PNS Daily Newscast - February 17, 2020 

44 Americans infected, but not all show signs of coronavirus illness; and many NC counties declare themselves 'Second Amendment sanctuaries.'

2020Talks - February 17, 2020 

Nevada's experiment with early caucusing is underway until tomorrow. Some candidates plus some Nevada Culinary Workers Union Local 226 members oppose Medicare for All, but Vermont Sen. Bernie Sanders defends it, with a study just published making the case for it.

Public News Service - KY: Community Issues and Volunteering

PHOTO:  Luring visitors to the foothills of east Kentucky - with the region's beauty and Appalachian heritage on display.  Photo by Greg Stotelmyer.

WEST LIBERTY, Ky. – The idea is to use the fabric of the region to draw tourists to an economically strapped part of east Kentucky. So today and Friday, a nonprofit eco-agritourism organization, known as FEAT, is conducting a tour through Carter, Elliott and Morgan counties. FEAT director

PHOTO: With open enrollment for the new health-care law, AARP Kentucky is hosting events to help connect people with those who can help them sign up. Courtesy AARP.

LOUISVILLE, Ky. - After months of debate and planning, open enrollment for insurance under the new national health care law is about to begin in Kentucky. Rollout of the state's health insurance marketplace, known as "Kynect," begins October 1. To help Kentuckians decide on their coverage options, A

PHOTO: Civic leaders from across Kentucky want to help people reshape their communities and ensure that children grow up healthier than their parents' generation.  Photo credit: Greg Stotelmyer.

ERLANGER, Ky. – The goal is simple, the challenge difficult – how to ensure that the current generation of children in Kentucky grows up healthier than their parents. A free one-day conference coming up in Erlanger will attempt to draw engaged civic leaders into that effort. Larry Coh

PHOTO:  Jack Burch, who has battled the plague of poverty throughout his career, is retiring this week. Courtesy Community Action Council.

LEXINGTON, Ky. - Kentucky's statewide network of community action councils loses its longest-serving executive director this week. Jack Burch, who runs the office serving low-income residents in Fayette, Bourbon, Harrison and Nicholas counties, retires Sunday. Involved and impacted by the civil rig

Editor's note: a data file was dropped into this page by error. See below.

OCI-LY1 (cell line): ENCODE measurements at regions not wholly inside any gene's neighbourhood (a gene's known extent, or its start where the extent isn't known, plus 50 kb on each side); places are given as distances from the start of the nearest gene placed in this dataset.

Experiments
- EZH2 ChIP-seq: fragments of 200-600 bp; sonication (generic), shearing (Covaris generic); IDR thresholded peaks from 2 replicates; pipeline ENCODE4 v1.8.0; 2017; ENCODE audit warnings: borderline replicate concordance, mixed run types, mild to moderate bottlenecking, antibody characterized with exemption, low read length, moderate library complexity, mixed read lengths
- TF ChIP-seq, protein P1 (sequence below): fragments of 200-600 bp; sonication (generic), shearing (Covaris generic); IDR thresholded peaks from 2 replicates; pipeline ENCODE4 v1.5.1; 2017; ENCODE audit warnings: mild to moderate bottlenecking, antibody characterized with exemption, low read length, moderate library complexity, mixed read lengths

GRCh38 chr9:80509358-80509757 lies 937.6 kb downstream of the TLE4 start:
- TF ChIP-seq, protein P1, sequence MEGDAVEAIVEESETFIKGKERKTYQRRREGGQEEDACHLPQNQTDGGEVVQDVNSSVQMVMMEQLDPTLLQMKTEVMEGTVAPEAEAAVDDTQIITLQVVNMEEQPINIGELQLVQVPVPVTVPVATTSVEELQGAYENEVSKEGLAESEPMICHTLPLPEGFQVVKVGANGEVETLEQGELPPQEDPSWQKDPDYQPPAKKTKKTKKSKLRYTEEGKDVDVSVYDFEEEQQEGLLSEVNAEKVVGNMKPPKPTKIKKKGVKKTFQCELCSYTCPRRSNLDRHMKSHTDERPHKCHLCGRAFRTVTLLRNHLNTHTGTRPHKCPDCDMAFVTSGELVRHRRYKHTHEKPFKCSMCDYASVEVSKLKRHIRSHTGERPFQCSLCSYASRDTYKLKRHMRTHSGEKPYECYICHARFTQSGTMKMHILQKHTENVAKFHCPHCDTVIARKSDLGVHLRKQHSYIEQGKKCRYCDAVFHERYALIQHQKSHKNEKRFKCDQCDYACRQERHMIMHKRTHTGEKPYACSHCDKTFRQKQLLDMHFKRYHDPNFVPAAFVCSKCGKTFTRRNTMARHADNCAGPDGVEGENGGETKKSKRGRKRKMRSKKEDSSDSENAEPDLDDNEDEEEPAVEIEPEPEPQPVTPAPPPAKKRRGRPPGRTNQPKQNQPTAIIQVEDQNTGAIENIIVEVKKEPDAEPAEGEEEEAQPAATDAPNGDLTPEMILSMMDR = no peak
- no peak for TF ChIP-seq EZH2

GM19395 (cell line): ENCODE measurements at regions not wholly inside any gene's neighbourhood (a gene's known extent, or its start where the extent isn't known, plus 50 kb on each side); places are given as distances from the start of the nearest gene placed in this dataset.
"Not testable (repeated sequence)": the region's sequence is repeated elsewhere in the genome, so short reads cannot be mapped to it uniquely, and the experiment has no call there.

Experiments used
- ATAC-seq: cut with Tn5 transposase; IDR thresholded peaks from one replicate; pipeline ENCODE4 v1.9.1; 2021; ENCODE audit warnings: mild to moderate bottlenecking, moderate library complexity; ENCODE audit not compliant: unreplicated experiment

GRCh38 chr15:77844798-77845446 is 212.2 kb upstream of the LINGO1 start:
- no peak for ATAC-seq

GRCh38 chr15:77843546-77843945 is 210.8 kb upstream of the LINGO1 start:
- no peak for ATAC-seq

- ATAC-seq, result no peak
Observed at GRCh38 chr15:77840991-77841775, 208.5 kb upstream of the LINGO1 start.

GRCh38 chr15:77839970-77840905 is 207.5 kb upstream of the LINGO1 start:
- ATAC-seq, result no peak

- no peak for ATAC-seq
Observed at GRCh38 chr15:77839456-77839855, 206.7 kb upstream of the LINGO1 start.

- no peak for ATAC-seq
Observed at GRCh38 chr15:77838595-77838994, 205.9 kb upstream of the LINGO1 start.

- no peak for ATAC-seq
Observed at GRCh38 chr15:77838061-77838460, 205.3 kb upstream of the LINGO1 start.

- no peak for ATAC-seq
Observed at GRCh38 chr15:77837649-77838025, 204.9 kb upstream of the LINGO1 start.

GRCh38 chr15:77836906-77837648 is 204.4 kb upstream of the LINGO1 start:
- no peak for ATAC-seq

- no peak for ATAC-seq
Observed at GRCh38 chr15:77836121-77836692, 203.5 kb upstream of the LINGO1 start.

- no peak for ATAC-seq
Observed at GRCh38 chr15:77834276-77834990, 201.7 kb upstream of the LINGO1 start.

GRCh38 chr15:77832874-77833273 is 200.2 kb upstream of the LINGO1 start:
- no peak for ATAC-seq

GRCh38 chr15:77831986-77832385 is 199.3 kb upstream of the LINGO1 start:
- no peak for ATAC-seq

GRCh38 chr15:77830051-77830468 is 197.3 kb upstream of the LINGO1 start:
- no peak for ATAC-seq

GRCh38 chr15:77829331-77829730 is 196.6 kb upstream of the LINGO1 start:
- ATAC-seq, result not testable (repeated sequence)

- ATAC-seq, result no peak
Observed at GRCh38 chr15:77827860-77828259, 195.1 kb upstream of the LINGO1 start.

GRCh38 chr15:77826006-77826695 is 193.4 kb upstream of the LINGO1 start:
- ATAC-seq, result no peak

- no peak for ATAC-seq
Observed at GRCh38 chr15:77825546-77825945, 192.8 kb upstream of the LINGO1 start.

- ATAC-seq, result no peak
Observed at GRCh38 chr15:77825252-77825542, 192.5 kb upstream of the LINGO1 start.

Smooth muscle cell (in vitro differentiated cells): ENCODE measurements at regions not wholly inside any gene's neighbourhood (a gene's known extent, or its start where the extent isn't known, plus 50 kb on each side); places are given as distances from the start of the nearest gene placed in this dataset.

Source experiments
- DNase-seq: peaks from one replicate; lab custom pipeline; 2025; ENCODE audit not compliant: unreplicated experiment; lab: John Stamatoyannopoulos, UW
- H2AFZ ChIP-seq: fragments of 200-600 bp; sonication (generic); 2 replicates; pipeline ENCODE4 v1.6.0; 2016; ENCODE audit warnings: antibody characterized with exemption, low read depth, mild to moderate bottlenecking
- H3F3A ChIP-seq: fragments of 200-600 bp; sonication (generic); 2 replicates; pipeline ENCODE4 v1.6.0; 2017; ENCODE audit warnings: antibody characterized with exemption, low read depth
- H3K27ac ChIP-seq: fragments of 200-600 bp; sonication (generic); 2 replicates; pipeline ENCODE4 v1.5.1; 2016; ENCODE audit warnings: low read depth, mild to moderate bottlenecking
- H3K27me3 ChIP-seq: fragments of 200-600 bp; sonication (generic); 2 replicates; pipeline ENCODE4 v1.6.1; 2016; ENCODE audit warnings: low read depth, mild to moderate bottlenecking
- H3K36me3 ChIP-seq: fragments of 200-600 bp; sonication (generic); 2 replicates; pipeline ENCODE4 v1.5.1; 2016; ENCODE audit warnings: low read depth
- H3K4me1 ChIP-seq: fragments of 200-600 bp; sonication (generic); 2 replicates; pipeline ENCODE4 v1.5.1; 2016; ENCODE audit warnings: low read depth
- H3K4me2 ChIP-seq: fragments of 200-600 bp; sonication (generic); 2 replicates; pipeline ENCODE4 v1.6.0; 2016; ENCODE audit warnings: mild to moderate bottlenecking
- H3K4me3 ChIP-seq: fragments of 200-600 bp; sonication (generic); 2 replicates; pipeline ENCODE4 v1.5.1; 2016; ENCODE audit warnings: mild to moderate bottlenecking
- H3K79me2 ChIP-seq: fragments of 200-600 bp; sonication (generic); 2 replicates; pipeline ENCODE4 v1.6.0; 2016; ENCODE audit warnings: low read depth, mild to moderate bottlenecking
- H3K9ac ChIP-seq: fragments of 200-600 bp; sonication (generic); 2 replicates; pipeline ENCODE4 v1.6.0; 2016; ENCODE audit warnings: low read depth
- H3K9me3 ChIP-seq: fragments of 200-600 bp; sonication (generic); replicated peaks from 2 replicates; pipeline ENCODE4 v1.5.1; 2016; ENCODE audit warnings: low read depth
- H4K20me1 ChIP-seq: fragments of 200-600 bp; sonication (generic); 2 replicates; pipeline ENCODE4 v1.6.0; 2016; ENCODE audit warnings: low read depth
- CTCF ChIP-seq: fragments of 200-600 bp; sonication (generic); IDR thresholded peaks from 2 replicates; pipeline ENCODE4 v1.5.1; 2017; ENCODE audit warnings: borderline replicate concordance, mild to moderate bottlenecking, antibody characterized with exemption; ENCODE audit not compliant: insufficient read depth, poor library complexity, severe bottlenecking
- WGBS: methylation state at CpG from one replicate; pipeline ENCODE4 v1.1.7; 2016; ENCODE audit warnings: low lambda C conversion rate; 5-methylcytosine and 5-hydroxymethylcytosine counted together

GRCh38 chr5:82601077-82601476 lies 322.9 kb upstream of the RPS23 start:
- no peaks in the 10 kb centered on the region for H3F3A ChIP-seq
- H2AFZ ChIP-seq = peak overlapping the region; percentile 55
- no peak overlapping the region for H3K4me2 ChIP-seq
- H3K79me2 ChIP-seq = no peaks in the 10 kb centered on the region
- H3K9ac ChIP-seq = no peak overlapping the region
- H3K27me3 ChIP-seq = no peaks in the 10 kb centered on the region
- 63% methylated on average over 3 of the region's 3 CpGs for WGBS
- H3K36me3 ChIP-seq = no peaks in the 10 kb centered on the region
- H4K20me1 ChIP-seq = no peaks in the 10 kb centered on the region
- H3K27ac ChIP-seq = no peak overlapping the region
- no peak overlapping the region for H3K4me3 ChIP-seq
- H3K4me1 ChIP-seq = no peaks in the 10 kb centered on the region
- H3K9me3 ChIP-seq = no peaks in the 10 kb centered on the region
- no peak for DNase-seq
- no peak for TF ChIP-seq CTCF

PHOTO: Secretary of State Alison Lundergan Grimes.

RICHMOND, Ky. - The state's top election officer said she has received "overwhelmingly strong support" from Kentuckians to allow online voter registration and to make early voting easier. Secretary of State Alison Lundergan Grimes, who has just finished election forums across the state, stopped sho

PHOTO: Many immigrants say they'd be willing to follow the rigorous process outlined in the

FRANKFORT, Ky. - The so-called "Gang of Eight" immigration proposal in the U.S. Senate, which includes a path to citizenship for undocumented immigrants, has the backing of most Kentuckians, according to a new poll. Almost two-thirds (63 percent) of voters surveyed in Kentucky either "strongly or s

PHOTO: The speed of broadband is often a problem in rural areas of Kentucky.

WHITESBURG, Ky. - A federal report has found that beyond the obvious fact that broadband is less available in rural areas, there is also "considerable variation in availability" in both rural and urban communities. Bottom line: There is "not a simple rural/urban divide." A rural community's proximit

PHOTO: Citizens in central Appalachia are calling on the EPA to clean up

WHITESBURG, Ky. - Kentuckians who live in central Appalachia say they have a problem with dirty water and they don't think the state is doing enough to clean it up. So, they've joined residents of three neighboring states - Tennessee, Virginia and West Virginia - on visits to regional EPA offices to

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